The problem is that the federal definition of an emergency is open to interpretation: an acute condition that, without immediate care, would seriously jeopardize a patient’s health or impair bodily functions, parts or organs.

When does an emergency start? When does it end?

Debates have flared over chemotherapy, life-support and dialysis. In 2002, Arizona Sen. John McCain, the Republican presidential nominee, cosponsored a bill to provide dialysis and other chronic care needed to prevent expensive ER visits.

It failed. What’s left is an ambiguous policy that the federal government itself has struggled to clarify.

“We do not pay for chronic care for illegal immigrants,” Mary Kahn, a Medicaid spokesperson, said when asked about the issue in early 2007.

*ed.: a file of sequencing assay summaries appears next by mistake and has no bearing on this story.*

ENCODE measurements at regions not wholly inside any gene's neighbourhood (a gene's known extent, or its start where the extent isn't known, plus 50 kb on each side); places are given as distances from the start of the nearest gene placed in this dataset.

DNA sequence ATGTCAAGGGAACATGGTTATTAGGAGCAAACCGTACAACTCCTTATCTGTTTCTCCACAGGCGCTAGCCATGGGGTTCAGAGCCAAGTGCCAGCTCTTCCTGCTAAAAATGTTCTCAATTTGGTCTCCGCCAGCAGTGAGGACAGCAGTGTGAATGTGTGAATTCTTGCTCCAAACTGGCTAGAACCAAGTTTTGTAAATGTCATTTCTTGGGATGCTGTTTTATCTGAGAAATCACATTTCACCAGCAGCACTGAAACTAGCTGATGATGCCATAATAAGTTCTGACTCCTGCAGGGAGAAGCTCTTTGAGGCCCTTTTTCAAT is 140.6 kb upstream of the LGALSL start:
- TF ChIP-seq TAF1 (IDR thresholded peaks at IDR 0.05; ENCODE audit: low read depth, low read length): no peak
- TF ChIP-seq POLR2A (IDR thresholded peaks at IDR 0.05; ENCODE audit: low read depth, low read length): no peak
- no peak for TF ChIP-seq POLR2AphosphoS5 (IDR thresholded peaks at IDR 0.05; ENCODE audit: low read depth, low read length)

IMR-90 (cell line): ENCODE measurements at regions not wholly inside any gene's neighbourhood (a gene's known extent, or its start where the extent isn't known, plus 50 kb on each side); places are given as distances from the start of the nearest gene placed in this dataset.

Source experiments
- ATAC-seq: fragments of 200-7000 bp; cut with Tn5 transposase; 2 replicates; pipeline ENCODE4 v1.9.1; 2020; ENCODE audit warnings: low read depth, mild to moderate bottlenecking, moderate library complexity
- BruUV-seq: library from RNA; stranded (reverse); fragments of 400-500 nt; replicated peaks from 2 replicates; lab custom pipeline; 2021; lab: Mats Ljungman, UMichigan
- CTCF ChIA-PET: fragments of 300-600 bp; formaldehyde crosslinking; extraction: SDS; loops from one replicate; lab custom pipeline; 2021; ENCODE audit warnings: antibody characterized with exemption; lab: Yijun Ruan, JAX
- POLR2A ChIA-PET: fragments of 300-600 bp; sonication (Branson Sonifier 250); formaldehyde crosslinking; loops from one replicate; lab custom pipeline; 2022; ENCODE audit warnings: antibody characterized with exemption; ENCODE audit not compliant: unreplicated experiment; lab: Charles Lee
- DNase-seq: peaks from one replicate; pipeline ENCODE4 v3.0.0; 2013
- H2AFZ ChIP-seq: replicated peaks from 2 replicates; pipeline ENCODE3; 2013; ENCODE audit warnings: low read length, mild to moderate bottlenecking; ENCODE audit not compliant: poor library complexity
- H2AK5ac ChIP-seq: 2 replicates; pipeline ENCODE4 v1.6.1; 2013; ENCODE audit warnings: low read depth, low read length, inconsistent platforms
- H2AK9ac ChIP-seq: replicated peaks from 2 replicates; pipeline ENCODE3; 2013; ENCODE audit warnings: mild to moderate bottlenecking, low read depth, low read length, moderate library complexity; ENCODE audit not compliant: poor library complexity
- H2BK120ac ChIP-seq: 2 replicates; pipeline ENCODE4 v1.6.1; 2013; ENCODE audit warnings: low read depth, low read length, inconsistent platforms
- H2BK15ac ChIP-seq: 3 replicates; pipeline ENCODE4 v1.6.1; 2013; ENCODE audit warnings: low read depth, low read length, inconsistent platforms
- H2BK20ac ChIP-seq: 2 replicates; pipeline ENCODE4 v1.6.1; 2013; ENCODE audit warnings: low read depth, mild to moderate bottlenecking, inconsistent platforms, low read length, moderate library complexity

If California and other states were using federal funds to help provide routine dialysis, she said, they were mischaracterizing it as an emergency treatment.

More recently, she acknowledged that the federal government has knowingly been sharing the cost in California for years. It has long been left to the states to decide whether to provide routine dialysis, she said.

Many states, including Texas, Colorado and New Mexico, take the position that kidney failure does not automatically qualify as an emergency because patients can survive for weeks without dialysis before toxins accumulate to fatal levels.

Other states have wavered. North Carolina, for example, now provides routine dialysis for illegal immigrants. Conversely, the Georgia Medicaid program stopped paying for dialysis in 2006 amid rising sentiments in the Legislature that illegal immigrants were a financial drain.

“Georgia ain’t California or New York,” said Mark Trail, head of Georgia’s Medicaid program until last month, noting a strong conservative tradition.

The courts haven’t cleared up the issue.